by Crystal Gottfried
People who watch this sort of thing expected America’s 300 millionth citizen to arrive by birth or naturalization yesterday and that has some environmentalists uneasy.
Experts are saying that Americans are consuming more food, energy, and natural resources than ever before and see open spaces shrinking while highways become increasingly snarled with gas-guzzling traffic.
According to an Associated Press news report, population growth only explains part of America’s growing consumption. It’s just as important to realize that where people live, what they drive, and how far they travel to work is just as important.
The U.S. has become a suburban nation and sprawl has become the most predominant form of land use and that requires more vehicles and more miles traveled.
This problem has been discussed intensely in Comal County for the last several years as the area has seen tremendous population growth as the result of land development with residential housing markets breaking construction records in the Texas Hill Country.
Along with land development and the huge numbers of people that have moved into our area in recent years, Texas state transportation officials have been struggling with how to finance road and highway expansions to handle the ever-increasing traffic.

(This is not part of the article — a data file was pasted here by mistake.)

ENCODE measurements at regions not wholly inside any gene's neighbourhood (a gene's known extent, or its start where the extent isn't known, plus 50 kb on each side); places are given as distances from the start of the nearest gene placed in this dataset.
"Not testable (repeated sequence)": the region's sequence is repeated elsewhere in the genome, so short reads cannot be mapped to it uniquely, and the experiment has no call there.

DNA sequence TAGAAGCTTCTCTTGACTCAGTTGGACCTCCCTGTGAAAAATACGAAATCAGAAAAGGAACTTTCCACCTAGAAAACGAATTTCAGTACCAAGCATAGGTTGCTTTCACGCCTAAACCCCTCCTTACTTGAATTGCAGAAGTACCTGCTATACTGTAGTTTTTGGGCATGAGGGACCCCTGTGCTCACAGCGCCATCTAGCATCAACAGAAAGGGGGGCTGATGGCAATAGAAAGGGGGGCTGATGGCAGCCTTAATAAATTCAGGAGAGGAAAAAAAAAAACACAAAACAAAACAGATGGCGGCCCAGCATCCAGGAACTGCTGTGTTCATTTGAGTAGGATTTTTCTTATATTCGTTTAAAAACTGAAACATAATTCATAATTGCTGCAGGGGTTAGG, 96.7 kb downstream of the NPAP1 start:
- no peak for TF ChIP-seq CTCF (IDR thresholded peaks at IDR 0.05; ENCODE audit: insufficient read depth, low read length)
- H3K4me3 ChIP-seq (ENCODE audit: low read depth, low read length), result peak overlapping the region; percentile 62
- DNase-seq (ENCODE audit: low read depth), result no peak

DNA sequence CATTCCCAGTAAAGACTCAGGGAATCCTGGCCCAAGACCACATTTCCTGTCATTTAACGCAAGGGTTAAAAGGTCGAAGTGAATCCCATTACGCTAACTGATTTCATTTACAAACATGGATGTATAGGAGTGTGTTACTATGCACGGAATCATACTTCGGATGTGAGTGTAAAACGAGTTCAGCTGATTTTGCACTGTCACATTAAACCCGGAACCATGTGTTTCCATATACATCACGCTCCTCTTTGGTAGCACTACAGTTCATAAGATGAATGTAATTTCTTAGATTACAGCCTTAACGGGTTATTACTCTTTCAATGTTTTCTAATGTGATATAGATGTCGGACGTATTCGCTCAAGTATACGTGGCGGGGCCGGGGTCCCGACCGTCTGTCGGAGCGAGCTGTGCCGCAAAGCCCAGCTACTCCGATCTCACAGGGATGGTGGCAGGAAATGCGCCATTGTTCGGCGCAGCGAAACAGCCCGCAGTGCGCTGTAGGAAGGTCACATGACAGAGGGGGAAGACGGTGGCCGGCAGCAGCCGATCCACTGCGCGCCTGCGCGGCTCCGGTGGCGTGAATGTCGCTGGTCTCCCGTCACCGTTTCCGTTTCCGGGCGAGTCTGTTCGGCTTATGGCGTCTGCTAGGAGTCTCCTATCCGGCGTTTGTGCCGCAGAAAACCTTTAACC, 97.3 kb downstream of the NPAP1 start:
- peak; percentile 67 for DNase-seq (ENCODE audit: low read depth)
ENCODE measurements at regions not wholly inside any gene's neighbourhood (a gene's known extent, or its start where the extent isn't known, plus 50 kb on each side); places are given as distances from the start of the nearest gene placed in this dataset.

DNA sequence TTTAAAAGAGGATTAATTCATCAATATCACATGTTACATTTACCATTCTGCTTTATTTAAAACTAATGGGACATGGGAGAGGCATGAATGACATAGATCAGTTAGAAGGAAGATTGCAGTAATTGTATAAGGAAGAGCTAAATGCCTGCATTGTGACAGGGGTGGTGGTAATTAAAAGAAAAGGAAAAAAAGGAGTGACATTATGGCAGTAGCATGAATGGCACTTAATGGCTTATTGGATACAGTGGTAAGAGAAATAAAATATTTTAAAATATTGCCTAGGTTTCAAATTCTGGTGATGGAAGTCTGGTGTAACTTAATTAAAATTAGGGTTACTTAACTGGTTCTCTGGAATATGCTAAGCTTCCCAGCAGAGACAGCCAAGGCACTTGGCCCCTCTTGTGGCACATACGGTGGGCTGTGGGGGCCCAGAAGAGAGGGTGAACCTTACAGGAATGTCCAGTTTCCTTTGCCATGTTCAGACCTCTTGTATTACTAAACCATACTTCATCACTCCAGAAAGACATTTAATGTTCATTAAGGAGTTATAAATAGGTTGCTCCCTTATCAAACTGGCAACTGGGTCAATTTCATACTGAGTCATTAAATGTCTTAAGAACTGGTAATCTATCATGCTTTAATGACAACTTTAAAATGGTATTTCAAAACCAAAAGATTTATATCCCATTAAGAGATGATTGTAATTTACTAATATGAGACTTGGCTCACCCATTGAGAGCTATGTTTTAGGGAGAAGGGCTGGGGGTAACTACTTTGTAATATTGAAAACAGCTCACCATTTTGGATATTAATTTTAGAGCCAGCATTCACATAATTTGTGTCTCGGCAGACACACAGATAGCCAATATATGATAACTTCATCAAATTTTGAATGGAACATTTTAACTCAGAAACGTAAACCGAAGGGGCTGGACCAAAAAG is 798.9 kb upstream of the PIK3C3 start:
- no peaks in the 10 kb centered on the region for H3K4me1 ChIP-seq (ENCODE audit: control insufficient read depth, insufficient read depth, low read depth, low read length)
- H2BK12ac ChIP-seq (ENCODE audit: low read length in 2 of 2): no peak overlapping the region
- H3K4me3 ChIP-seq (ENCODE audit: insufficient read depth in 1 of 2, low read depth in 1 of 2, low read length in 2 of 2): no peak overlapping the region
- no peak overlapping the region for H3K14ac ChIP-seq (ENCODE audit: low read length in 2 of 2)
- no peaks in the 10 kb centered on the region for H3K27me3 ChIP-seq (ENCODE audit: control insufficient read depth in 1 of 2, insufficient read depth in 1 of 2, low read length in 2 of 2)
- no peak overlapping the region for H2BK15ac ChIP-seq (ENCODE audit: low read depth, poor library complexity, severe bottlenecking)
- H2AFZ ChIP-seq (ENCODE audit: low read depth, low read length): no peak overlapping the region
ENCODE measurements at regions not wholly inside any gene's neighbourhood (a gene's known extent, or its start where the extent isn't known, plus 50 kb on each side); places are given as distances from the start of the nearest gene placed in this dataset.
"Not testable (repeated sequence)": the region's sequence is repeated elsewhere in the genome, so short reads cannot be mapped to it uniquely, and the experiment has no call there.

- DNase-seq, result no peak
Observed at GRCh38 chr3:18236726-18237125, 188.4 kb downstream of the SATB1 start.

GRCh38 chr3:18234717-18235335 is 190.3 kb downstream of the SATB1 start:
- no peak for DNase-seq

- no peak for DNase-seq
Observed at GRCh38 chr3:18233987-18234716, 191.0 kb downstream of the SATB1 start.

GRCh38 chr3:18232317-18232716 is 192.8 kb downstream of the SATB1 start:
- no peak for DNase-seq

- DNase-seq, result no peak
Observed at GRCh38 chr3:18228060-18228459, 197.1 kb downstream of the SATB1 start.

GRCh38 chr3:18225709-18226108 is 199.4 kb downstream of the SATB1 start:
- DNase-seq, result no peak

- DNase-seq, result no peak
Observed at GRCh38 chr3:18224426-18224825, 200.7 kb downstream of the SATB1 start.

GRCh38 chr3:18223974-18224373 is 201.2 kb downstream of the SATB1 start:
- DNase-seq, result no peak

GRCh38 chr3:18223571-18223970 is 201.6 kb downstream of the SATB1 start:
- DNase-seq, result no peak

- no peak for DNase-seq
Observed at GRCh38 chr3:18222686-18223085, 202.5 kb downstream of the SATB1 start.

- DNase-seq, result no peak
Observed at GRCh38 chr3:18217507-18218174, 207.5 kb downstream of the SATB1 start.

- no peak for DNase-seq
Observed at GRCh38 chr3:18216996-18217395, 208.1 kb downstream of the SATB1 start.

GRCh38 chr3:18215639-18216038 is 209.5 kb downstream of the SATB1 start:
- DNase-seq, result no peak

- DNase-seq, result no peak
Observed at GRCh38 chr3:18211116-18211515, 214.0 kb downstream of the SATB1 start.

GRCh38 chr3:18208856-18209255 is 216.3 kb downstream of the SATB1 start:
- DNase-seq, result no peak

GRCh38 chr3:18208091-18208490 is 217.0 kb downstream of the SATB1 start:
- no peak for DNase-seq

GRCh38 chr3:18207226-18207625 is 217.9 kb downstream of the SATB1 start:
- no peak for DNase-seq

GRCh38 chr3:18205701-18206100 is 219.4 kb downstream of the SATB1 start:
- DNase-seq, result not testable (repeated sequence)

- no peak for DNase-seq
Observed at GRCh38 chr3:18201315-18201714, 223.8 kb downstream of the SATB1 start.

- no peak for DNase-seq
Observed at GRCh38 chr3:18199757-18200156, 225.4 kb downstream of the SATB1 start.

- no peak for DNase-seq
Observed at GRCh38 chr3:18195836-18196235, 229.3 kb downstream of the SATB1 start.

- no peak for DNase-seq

But Texas isn’t the only state that is suffering from the population bulge; a little more than half of all Americans are living in counties along the coasts, including those along the Gulf of Mexico and the Great Lakes. And, much of the population has been moving away from larger cities to the suburbs and more open countryside.
Flagler County, Florida, north of Daytona Beach is the fastest growing county in the U.S., with Elk Grove, California, a suburb of Sacramento, the fastest growing city.
The Census Bureau projected that America’s population will reach 300 million at 7:46 a.m. EDT on Tuesday, October 17. The projection is based on estimates for births, deaths and net immigration adding up to one new American every 11 seconds.
In 1967, the American population reached the 200 million mark. That’s about a 50 percent increase in the last 39 years.